Clemson sophomore signal caller Deshaun Watson is equally effective at zipping the ball to his receivers and running out of the pocket for the first down. But just because he's a black quarterback, don't you dare label him as a "dual threat quarterback." He hates when people make that connection. "People think, 'Oh, he's a black quarterback, he must be dual-threat,'" Watson told Bleacher Report. "People throw around that word all the time. It's lazy." 

Watson burst onto the college football scene last season by throwing for 4,109 yards, rushing for 1,105 yards, and scoring 47 total touchdowns. His style of play echoes that of other former NCAA quarterbacks, like Johnny Manziel, Vince Young, Tim Tebow, and Cam Newton. Still, for some reason, the stereotypical dual-threat label seems to be solely reserved for African American signal callers.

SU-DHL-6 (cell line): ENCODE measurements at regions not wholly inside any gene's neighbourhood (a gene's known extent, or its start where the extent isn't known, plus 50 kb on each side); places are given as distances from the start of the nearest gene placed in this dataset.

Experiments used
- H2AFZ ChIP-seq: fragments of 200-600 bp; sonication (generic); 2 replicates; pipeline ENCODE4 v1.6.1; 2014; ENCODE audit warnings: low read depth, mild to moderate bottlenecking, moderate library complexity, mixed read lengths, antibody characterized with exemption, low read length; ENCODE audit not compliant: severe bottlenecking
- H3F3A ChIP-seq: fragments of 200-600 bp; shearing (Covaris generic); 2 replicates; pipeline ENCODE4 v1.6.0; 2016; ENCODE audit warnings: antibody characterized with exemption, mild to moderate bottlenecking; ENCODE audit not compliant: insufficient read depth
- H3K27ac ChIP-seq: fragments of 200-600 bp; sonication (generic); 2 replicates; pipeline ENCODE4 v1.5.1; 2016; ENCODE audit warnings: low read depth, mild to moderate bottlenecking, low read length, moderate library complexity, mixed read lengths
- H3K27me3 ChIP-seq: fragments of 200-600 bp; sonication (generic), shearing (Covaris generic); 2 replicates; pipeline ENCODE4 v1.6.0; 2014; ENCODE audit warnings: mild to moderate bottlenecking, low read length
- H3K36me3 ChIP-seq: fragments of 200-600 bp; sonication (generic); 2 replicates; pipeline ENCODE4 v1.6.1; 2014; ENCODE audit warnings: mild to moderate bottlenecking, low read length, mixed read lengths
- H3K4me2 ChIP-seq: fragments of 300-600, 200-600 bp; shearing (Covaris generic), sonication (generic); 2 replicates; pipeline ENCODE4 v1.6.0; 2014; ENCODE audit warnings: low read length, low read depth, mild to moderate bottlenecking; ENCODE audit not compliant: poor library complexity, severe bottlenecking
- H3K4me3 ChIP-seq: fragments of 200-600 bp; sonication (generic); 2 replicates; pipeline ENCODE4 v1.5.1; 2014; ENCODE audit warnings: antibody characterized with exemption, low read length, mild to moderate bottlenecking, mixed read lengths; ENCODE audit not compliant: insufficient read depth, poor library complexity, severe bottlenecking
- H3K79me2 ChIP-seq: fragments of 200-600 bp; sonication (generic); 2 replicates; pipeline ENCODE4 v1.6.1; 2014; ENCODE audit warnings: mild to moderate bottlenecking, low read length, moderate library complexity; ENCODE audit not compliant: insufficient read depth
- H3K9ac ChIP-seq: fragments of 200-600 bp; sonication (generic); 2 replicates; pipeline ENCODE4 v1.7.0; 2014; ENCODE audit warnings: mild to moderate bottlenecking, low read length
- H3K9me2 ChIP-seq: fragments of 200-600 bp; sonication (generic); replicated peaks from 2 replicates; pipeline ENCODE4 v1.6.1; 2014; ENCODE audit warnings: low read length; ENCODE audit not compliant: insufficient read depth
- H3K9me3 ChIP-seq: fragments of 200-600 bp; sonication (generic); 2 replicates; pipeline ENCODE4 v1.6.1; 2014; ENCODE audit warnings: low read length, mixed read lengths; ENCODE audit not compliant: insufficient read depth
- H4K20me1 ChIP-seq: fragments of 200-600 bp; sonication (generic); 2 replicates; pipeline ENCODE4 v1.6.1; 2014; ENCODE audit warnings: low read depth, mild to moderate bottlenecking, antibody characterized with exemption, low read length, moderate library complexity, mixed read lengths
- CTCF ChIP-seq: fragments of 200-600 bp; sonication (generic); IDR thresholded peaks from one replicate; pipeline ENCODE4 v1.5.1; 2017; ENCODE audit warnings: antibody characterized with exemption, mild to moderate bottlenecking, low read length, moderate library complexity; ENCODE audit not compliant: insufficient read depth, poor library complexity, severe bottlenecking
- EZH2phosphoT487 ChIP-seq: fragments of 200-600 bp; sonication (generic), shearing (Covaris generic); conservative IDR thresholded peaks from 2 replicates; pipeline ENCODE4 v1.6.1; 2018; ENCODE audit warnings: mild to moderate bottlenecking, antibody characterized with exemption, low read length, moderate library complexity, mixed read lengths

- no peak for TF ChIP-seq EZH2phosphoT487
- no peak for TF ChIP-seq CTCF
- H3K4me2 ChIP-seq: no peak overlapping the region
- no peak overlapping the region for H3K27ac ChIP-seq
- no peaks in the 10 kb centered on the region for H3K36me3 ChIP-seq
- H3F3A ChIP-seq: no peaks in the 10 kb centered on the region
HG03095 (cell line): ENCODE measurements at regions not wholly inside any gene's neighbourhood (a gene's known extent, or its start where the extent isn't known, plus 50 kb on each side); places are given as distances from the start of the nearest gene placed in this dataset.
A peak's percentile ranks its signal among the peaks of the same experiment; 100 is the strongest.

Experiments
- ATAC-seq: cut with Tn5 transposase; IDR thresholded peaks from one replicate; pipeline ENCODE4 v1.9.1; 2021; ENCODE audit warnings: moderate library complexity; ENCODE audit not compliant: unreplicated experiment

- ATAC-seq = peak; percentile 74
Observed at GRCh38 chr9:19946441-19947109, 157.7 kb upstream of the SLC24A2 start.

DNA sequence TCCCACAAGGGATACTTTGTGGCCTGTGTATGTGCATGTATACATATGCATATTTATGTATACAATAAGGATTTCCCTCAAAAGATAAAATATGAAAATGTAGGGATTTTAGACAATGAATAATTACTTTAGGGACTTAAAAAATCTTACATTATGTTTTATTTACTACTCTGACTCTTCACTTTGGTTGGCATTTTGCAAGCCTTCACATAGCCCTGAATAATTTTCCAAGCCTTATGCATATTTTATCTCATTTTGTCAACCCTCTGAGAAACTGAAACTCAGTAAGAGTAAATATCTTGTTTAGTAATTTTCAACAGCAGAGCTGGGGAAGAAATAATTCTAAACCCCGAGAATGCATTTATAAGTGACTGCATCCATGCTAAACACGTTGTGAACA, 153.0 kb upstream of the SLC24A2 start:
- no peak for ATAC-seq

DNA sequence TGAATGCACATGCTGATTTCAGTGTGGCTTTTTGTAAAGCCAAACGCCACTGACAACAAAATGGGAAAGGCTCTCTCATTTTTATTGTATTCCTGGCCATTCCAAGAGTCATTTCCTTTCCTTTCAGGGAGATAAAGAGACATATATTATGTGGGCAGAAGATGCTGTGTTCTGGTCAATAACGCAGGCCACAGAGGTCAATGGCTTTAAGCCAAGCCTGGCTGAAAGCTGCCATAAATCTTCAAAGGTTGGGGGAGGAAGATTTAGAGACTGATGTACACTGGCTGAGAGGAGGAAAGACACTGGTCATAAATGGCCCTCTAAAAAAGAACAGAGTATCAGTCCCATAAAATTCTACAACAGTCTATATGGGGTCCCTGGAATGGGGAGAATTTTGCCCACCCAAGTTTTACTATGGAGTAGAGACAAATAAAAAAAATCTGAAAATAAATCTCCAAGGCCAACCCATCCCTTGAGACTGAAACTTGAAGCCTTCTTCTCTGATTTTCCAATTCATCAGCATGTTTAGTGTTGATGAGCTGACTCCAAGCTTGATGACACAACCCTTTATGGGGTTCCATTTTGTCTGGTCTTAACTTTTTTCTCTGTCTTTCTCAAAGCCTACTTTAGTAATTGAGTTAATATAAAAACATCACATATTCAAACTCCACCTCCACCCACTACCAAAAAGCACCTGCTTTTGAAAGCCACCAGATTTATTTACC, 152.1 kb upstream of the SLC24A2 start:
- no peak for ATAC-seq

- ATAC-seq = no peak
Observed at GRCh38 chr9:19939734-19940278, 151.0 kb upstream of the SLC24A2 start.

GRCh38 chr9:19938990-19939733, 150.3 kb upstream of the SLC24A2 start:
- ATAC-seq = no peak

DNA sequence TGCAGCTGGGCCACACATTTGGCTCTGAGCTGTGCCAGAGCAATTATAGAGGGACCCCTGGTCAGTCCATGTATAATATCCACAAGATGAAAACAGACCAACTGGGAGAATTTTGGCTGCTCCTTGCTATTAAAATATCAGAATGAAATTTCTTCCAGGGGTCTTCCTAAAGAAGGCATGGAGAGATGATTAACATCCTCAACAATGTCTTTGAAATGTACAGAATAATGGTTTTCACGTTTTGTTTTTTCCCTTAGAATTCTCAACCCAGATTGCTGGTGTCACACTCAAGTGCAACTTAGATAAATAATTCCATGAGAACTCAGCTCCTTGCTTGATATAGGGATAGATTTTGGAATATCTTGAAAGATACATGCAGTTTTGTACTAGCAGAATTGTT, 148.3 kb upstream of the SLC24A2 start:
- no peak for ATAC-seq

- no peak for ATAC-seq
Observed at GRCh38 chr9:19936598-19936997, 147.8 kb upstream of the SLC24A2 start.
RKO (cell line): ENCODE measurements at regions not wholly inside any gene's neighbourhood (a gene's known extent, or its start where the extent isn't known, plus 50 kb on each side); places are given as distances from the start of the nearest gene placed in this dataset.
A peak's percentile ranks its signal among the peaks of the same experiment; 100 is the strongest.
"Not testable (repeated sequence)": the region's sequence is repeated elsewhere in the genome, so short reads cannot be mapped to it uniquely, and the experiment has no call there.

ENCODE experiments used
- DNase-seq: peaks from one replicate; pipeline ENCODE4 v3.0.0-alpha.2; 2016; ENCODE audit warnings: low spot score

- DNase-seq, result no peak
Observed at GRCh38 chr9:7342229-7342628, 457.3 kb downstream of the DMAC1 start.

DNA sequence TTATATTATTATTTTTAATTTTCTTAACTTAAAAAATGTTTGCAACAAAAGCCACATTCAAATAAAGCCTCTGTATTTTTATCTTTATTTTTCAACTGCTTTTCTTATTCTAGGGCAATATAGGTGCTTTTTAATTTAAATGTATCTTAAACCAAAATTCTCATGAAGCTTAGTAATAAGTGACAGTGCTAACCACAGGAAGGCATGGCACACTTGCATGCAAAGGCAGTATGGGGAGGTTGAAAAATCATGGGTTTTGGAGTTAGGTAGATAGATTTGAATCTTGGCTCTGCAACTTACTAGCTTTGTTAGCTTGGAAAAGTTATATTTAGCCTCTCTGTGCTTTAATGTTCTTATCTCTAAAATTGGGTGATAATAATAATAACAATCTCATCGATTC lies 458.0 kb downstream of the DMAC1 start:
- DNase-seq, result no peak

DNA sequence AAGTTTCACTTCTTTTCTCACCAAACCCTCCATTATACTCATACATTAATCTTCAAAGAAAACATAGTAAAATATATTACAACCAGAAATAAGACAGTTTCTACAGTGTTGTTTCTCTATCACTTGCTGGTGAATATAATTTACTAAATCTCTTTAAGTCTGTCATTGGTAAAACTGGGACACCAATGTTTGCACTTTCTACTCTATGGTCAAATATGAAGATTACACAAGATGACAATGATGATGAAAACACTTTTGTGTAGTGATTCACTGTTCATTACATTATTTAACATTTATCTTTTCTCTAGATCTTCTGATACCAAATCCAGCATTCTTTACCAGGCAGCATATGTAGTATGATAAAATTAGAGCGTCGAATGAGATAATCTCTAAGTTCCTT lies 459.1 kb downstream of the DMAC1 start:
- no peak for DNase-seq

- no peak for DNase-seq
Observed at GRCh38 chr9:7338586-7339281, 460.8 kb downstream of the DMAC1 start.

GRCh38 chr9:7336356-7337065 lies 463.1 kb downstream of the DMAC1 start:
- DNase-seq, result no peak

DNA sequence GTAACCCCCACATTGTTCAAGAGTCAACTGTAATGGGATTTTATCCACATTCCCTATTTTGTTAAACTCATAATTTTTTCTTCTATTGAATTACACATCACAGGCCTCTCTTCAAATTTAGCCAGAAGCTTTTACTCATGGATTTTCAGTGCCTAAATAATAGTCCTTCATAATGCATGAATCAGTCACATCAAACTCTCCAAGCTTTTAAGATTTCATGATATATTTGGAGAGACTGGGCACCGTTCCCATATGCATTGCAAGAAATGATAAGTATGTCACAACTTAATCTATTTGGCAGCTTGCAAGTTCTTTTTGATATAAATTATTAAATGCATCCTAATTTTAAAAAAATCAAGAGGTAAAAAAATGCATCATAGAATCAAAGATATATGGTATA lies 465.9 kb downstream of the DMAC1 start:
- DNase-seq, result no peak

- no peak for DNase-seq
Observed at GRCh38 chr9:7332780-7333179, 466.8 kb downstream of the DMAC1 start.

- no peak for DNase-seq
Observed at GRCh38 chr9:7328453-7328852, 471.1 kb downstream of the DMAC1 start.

"People have assumed that I have to run the ball before I can throw it most all of my career, all the way back before high school. It's a stereotype put on me for a long time because I'm African-American and I'm a dual-threat quarterback," he said. "I don't know why that stereotype is still around. It's about talent and the ability to throw the ball, not the color of your skin or your ability to also be a dangerous runner." 

While it may appear that he's bothered by the dual-threat label, Watson actually uses it as motivation to "make his mark." Deshaun is a thrower first who uses his feet when the situation calls for it, and he will use his junior year to, once again, dispel the stereotype about African American quarterbacks.   

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